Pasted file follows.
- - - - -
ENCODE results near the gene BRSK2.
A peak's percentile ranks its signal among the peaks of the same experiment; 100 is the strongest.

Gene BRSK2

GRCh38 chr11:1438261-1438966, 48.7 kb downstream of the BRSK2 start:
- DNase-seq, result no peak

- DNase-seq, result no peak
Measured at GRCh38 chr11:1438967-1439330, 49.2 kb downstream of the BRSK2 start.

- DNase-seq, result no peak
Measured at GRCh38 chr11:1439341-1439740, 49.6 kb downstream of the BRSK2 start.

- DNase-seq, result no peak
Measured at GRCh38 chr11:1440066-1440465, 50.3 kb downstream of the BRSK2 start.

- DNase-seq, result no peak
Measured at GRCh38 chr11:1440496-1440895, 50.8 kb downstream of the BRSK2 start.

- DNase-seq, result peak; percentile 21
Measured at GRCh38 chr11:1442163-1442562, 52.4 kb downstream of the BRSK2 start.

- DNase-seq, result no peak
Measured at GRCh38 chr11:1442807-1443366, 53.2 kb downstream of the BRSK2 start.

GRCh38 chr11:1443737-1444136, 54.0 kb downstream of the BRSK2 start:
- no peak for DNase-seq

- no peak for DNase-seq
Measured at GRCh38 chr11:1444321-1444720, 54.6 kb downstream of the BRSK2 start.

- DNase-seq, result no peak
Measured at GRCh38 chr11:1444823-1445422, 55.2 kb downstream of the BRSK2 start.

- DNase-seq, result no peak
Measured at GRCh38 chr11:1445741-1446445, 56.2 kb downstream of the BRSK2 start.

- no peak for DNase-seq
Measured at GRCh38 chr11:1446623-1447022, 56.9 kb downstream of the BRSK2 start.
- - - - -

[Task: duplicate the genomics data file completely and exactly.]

ENCODE results near the gene BRSK2.
A peak's percentile ranks its signal among the peaks of the same experiment; 100 is the strongest.

Gene BRSK2

GRCh38 chr11:1438261-1438966, 48.7 kb downstream of the BRSK2 start:
- DNase-seq, result no peak

- DNase-seq, result no peak
Measured at GRCh38 chr11:1438967-1439330, 49.2 kb downstream of the BRSK2 start.

- DNase-seq, result no peak
Measured at GRCh38 chr11:1439341-1439740, 49.6 kb downstream of the BRSK2 start.

- DNase-seq, result no peak
Measured at GRCh38 chr11:1440066-1440465, 50.3 kb downstream of the BRSK2 start.

- DNase-seq, result no peak
Measured at GRCh38 chr11:1440496-1440895, 50.8 kb downstream of the BRSK2 start.

- DNase-seq, result peak; percentile 21
Measured at GRCh38 chr11:1442163-1442562, 52.4 kb downstream of the BRSK2 start.

- DNase-seq, result no peak
Measured at GRCh38 chr11:1442807-1443366, 53.2 kb downstream of the BRSK2 start.

GRCh38 chr11:1443737-1444136, 54.0 kb downstream of the BRSK2 start:
- no peak for DNase-seq

- no peak for DNase-seq
Measured at GRCh38 chr11:1444321-1444720, 54.6 kb downstream of the BRSK2 start.

- DNase-seq, result no peak
Measured at GRCh38 chr11:1444823-1445422, 55.2 kb downstream of the BRSK2 start.

- DNase-seq, result no peak
Measured at GRCh38 chr11:1445741-1446445, 56.2 kb downstream of the BRSK2 start.

- no peak for DNase-seq
Measured at GRCh38 chr11:1446623-1447022, 56.9 kb downstream of the BRSK2 start.